Terry's three-point play put Dallas ahead 86-82 after Dallas coach Avery Johnson briefly turned to the Hack-a-Shaq strategy with 4:44 left, and Johnson called for it again with 2:44 remaining after Terry missed a 3 that would have put the Mavs up by five. O'Neal missed both (three actually, including a do-over on a lane violation), and Howard went to the other end 19 seconds later and knocked down two to make the Mavs 17-for-17 and put them up by four. But a three-point play by Wade, a 24-second violation on Dallas (Dirk touched the ball once, dribbled twice and passed) and a jumper from the foul line by Wade put Miami ahead 89-88 with 1:40 left. Nowitzki made one of two from the line to tie it, Wade hit another 15-footer and Nowitzki answered from about the exact same distance to tie it at 91-91 with 49 ticks remaining.
Wade tried to draw contact while shooting a jumper on Miami's next possession, but Devin Harris kept his hands off and Wade missed. That gave the Mavs the ball back with 32 seconds left in the game, and they ran the shot clock down to one second before Nowitzki found Dampier all alone underneath for a dunk with 10.1 seconds left. Wade answered by driving to his right, freeing himself of defender Adrian Griffin and knocking in a 6-foot bank shot to tie it with 2.8 seconds left, and the game went to overtime when Terry missed a well-contested 16-footer -- three Miami players had hands in his face -- at the buzzer.
O'Neal had just two points at the end of the first quarter despite two of Dallas' three big men -- Erick Dampier, DeSagana Diop -- picking up two personal fouls, forcing the Mavs to turn to third-stringer DJ Mbenga in his first game back after a six-game suspension. But the Heat had some foul trouble, too, with Walker and Haslem each picking up a pair early, and Miami led 24-21 after one quarter.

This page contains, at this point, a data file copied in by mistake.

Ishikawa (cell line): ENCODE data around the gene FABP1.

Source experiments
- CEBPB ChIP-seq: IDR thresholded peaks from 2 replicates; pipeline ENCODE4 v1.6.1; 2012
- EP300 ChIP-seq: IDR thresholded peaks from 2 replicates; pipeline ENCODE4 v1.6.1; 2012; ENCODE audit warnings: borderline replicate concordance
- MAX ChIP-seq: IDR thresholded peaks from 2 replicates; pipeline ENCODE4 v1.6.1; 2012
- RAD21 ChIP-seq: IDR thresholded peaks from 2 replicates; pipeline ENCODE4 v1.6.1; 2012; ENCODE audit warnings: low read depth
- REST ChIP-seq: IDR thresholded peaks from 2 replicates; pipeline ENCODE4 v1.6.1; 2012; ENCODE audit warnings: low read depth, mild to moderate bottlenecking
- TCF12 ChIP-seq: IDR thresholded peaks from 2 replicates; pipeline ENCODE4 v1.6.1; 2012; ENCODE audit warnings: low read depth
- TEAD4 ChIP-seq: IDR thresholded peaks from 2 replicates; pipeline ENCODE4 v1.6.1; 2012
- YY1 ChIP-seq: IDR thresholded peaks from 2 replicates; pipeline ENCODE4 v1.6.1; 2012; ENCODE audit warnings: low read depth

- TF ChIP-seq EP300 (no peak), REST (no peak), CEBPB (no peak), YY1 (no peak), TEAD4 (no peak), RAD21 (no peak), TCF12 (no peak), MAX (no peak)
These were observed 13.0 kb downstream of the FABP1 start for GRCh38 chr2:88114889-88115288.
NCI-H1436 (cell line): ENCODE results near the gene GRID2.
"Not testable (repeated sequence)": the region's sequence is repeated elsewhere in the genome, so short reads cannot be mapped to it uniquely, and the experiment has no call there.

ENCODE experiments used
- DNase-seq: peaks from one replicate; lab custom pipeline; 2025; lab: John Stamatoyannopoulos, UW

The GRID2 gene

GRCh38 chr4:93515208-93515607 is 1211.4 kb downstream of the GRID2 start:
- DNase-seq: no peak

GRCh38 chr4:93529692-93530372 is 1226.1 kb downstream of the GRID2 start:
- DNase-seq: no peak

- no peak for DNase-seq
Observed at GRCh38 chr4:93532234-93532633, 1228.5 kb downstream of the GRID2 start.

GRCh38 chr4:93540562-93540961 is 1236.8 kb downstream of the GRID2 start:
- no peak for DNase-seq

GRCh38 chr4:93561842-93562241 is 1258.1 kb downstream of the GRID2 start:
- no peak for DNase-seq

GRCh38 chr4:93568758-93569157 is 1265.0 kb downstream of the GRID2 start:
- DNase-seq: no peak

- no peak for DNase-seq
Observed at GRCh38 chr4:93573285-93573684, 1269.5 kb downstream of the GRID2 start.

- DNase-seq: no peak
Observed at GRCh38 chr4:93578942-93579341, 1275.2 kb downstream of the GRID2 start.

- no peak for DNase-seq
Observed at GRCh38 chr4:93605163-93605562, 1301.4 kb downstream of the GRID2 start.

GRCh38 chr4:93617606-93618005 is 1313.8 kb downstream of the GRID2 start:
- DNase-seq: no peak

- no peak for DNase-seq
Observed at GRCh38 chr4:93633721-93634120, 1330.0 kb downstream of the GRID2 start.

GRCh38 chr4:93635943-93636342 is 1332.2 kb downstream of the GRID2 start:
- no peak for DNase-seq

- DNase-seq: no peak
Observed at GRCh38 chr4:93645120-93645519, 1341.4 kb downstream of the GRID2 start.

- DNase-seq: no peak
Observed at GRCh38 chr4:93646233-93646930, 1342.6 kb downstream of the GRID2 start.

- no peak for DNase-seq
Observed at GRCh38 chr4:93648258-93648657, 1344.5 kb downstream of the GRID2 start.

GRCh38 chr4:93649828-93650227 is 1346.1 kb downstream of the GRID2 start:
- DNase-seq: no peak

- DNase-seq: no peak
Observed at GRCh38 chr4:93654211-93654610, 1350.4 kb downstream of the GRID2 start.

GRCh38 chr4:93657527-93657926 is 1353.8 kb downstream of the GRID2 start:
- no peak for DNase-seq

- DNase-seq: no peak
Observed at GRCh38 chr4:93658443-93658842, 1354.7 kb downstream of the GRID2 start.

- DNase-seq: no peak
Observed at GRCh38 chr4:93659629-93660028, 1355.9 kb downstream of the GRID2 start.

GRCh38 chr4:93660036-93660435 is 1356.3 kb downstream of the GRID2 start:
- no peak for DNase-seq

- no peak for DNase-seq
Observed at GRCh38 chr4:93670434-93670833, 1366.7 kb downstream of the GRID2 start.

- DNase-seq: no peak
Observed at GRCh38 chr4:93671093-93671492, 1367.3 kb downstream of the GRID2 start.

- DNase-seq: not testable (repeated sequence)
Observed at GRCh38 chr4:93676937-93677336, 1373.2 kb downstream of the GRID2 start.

Dallas began the second quarter in a zone defense, with Keith Van Horn sliding across the low post to defend O'Neal, and Shaq scored twice against him -- the second time despite Van Horn wrapping his arms around him -- in the first 2½ minutes of the period.
Marquis Daniels, playing in place of Stackhouse off the bench, hit a tough turnaround 3-pointer from the corner on his first shot attempt of the night for his first bucket of the series, helping keep the Mavs close until Terry and Howard heated up late in the quarter.
A 3 by Terry off a missed drive by Wade and a pull-up 18 footer by Howard put Dallas ahead 45-38 as Miami had suddenly turned tentative on offense. Wade even did an unnecessary double-pump on a 3 from the corner that missed, and Howard came down to the other end and converted a three-point play to make it 51-40. So while everyone was still waiting on Nowitzki to have a breakout game, the Mavs didn't really need him. Terry and Howard each had 19 at the half, and Dallas led 51-43 as both Nowitzki and O'Neal had just eight points apiece.
Nowitzki had a nice pass to Dampier for a dunk and knocked down a rare wide-open jumper to help Dallas be ahead 59-50 by the time Dampier and Diop each had four fouls before the midpoint of the third quarter, and then it was a matter of how much the Heat would go to O'Neal when he was matched up against Mbenga -- and how quickly Mbenga would get his third and fourth fouls.
On the possession that drew Mbenga's third foul, O'Neal missed two free throws, and the Heat were only able to gain a little ground at a time as the quarter went on -- even with Nowitzki going to the bench with his third foul with 4½ minutes left -- until Wade finished the quarter with a pair of jumpers and an assist on James Posey's 3 to cut Dallas' lead to 71-70.
Howard and Terry each had 23 and Wade 22 when the fourth quarter began, and it was going to come down to one of three things: Who wanted it more, who executed better, or who avoided making a major mistake. That team ended up being Miami.
"I'd much rather go down there [to Dallas] this way, one win away from a championship, instead of having to win two in a row," Miami coach Pat Riley said. "I mean, they played a great game, they did everything they could to win."
Almost everything, Pat.
And almost isn't enough, not at this level.